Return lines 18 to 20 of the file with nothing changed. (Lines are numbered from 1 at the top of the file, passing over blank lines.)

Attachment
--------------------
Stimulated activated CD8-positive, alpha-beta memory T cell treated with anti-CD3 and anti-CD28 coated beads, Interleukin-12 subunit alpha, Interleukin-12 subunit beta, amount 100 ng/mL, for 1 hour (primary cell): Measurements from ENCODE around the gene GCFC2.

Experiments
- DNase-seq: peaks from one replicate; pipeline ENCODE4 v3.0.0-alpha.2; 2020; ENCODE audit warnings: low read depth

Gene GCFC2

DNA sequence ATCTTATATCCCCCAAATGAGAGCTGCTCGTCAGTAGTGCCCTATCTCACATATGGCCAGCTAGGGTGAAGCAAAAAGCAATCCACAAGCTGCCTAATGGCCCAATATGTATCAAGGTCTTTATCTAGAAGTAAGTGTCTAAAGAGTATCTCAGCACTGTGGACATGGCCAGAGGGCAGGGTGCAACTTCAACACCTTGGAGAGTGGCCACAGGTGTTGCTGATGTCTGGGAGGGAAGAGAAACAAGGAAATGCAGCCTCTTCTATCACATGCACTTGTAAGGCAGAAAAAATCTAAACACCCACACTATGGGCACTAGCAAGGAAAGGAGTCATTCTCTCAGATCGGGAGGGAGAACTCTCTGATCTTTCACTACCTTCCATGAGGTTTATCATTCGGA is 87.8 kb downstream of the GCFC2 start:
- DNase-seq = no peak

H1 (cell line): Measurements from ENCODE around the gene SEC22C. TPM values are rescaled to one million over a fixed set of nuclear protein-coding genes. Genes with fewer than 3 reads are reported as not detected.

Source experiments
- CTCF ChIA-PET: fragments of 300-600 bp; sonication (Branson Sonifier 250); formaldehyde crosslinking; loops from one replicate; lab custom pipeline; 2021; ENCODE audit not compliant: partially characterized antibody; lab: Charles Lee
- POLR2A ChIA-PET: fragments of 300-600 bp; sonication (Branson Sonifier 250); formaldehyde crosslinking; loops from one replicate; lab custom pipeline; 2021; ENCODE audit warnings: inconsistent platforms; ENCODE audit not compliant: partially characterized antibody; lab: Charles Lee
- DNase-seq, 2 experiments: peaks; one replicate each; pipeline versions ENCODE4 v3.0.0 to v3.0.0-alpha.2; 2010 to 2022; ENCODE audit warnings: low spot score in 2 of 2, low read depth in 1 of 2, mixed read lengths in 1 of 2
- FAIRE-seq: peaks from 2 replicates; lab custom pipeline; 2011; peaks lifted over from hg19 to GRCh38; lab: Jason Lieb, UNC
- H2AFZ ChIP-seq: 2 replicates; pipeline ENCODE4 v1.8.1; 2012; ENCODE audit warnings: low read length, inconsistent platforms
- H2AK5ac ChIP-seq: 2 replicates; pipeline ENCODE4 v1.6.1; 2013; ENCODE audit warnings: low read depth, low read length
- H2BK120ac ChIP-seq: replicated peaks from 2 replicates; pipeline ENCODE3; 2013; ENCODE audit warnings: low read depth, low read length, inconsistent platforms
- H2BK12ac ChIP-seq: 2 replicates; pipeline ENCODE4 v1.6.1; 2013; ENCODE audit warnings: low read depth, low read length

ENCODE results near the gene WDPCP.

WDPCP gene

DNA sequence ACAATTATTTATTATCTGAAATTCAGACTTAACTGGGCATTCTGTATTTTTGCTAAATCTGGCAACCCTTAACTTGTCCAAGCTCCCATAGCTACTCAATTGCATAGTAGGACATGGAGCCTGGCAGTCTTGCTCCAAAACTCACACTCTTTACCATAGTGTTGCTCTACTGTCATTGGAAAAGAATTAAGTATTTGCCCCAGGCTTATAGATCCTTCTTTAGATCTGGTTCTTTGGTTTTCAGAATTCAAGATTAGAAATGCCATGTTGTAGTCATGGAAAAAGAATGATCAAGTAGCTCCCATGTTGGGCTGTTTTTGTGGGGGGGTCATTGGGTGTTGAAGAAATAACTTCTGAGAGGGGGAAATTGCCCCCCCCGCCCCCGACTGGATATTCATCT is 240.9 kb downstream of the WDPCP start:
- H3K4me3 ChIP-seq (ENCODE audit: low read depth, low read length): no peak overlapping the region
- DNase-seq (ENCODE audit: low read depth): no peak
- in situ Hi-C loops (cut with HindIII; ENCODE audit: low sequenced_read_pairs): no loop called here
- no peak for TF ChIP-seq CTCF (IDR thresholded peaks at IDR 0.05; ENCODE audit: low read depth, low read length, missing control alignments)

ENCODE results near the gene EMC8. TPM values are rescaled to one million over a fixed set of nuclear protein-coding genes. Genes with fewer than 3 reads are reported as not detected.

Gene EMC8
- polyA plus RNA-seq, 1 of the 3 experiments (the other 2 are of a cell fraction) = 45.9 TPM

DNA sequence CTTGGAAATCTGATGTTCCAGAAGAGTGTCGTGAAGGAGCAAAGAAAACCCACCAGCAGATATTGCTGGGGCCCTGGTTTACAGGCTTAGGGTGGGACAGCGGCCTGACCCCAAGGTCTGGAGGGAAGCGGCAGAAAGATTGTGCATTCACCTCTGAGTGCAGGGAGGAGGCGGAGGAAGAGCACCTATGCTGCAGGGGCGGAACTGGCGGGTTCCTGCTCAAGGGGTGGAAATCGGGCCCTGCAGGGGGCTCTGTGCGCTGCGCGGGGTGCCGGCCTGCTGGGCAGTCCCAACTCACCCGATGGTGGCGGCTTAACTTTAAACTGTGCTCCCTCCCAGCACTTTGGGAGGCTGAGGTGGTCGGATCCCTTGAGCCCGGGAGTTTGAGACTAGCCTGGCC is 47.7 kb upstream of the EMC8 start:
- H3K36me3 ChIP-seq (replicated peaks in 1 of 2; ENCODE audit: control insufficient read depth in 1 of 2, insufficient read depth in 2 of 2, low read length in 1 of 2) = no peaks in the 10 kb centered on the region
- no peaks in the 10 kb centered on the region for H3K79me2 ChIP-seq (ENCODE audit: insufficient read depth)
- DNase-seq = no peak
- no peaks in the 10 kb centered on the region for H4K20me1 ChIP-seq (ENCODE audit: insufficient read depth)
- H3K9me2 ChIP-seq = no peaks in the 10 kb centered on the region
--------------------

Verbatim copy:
WDPCP gene

DNA sequence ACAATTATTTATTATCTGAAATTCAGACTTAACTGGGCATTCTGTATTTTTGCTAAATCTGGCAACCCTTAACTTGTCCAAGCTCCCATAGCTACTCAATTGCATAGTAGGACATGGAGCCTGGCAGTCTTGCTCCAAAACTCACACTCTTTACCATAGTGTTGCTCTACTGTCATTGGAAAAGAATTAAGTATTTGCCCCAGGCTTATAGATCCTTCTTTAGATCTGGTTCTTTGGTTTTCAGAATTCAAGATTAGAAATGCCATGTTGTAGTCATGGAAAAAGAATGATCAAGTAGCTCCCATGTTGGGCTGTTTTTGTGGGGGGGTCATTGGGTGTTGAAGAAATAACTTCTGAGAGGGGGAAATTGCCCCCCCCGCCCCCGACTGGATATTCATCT is 240.9 kb downstream of the WDPCP start:
- H3K4me3 ChIP-seq (ENCODE audit: low read depth, low read length): no peak overlapping the region